- Decision-Making: Business analysts need to weigh the pros and cons of different solutions and make recommendations based on their analysis.
4. Interpersonal Skills
Interpersonal skills, also known as people skills, are the skills we use to interact and communicate with other people. A study published in “Behaviour & Information Technology” (2018) emphasized the significant role interpersonal skills play in the success of business analysts3.
- Collaboration and Teamwork: Business analysts often work in team environments and need to cooperate with various stakeholders to accomplish their objectives.
- Negotiation and Persuasion: They must negotiate with stakeholders to reach a consensus on requirements, and persuade them to adopt their recommended solutions.
- Leadership: Even if not in a formal leadership role, business analysts often need to lead project teams, facilitate meetings, and ensure everyone is working towards the same goals.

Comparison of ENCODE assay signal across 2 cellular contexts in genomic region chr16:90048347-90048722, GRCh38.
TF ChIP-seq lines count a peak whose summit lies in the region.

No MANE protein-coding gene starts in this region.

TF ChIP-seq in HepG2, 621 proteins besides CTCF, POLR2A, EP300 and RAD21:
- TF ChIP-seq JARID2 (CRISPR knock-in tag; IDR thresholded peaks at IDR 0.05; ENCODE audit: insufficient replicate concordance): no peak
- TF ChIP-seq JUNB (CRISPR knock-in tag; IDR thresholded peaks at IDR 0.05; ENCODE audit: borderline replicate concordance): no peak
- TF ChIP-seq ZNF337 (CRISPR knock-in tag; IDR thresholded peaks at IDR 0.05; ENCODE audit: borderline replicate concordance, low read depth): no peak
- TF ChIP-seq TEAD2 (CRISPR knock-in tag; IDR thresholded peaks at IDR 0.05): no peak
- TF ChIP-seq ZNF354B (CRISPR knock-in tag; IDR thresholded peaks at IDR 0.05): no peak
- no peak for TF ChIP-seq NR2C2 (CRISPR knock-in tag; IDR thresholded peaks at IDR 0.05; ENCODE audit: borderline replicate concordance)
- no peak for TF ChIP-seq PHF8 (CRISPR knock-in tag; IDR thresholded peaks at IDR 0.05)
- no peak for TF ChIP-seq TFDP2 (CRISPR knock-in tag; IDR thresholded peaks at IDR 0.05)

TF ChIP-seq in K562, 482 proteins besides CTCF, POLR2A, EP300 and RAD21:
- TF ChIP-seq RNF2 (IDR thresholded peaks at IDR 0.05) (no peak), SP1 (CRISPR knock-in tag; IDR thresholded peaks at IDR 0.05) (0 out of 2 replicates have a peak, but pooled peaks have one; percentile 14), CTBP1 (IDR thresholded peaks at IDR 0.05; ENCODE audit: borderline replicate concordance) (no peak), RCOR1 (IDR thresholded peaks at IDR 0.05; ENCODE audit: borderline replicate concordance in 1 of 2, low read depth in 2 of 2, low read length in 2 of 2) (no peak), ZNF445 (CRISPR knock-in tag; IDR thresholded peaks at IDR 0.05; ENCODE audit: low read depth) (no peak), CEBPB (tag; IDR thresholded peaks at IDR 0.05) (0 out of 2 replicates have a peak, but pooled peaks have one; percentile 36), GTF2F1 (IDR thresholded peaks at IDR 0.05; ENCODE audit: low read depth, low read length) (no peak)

5. Emotional Intelligence
Emotional intelligence (EI) is the ability to understand and manage your own emotions and those of others. Daniel Goleman, a leading researcher in the field, proposed that EI includes five key elements: self-awareness, self-regulation, motivation, empathy, and social skills4.
In a business analyst’s role, EI is essential for several reasons. First, self-awareness and self-regulation help analysts manage their reactions, especially in high-stress situations or when dealing with difficult stakeholders. Motivation, on the other hand, can fuel their passion for problem-solving and drive for results. Empathy allows them to understand the needs and concerns of stakeholders, while social skills aid in building rapport and fostering collaborative relationships.